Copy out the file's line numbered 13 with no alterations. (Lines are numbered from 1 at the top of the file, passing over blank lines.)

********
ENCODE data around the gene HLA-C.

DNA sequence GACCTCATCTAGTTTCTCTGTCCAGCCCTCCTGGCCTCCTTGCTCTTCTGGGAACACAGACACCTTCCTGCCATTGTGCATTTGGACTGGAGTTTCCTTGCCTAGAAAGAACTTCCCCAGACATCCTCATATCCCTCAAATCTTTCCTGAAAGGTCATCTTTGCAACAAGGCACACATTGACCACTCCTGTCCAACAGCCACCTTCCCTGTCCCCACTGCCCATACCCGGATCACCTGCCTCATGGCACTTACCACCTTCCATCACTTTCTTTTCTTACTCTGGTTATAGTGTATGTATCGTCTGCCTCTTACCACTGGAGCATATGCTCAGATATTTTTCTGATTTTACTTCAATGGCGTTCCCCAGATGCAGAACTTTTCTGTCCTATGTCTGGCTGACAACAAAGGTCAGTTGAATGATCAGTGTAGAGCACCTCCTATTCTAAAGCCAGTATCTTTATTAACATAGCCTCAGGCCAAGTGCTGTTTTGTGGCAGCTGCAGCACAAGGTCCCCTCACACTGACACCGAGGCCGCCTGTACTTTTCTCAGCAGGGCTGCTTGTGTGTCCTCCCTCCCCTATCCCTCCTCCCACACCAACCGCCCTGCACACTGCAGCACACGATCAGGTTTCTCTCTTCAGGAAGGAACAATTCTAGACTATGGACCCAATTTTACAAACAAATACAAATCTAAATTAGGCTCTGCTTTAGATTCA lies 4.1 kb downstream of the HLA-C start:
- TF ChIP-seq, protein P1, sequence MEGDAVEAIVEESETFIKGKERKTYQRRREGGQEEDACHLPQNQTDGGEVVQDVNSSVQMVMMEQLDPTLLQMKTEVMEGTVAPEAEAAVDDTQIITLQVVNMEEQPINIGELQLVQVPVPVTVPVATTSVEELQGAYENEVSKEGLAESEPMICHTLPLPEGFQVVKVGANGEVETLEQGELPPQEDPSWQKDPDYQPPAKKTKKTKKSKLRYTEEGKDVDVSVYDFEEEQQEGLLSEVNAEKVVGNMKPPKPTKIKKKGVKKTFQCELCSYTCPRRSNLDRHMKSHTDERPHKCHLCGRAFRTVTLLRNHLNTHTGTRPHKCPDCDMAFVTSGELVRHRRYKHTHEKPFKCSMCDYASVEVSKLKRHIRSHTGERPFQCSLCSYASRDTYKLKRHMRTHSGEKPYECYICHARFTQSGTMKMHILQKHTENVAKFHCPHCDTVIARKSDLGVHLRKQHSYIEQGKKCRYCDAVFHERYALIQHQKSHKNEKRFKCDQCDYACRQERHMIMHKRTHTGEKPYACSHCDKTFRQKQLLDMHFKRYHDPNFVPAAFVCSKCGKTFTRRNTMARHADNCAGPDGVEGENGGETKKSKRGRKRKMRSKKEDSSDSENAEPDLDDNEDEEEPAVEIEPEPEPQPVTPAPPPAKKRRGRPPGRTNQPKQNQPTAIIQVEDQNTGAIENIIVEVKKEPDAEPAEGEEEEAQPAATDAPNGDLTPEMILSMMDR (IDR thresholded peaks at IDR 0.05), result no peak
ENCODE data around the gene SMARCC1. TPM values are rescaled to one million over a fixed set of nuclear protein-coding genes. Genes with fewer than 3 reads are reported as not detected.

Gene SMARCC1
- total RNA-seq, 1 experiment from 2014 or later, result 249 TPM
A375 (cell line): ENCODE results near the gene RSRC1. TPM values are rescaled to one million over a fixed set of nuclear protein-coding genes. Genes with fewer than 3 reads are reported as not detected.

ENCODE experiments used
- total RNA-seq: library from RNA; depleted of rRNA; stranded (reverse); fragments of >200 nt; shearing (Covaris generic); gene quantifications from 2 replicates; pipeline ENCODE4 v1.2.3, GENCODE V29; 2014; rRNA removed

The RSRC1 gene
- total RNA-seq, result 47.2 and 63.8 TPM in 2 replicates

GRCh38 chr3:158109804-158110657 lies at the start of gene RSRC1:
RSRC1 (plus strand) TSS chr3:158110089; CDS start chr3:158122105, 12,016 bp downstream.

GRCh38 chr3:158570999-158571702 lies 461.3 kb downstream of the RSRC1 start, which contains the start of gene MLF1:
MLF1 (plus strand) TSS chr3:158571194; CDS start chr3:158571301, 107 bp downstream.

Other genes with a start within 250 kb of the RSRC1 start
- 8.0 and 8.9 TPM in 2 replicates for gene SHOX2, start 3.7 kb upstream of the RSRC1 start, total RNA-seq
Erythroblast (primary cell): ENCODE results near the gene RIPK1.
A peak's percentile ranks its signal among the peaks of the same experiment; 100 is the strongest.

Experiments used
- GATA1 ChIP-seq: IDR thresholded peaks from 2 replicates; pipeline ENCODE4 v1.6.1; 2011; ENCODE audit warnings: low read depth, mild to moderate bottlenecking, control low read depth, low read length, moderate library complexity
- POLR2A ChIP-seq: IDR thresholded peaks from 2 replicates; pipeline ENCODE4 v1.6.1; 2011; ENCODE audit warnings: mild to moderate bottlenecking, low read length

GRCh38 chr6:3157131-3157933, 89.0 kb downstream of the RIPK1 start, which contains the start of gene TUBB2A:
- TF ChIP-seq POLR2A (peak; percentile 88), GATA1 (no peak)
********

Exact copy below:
RSRC1 (plus strand) TSS chr3:158110089; CDS start chr3:158122105, 12,016 bp downstream.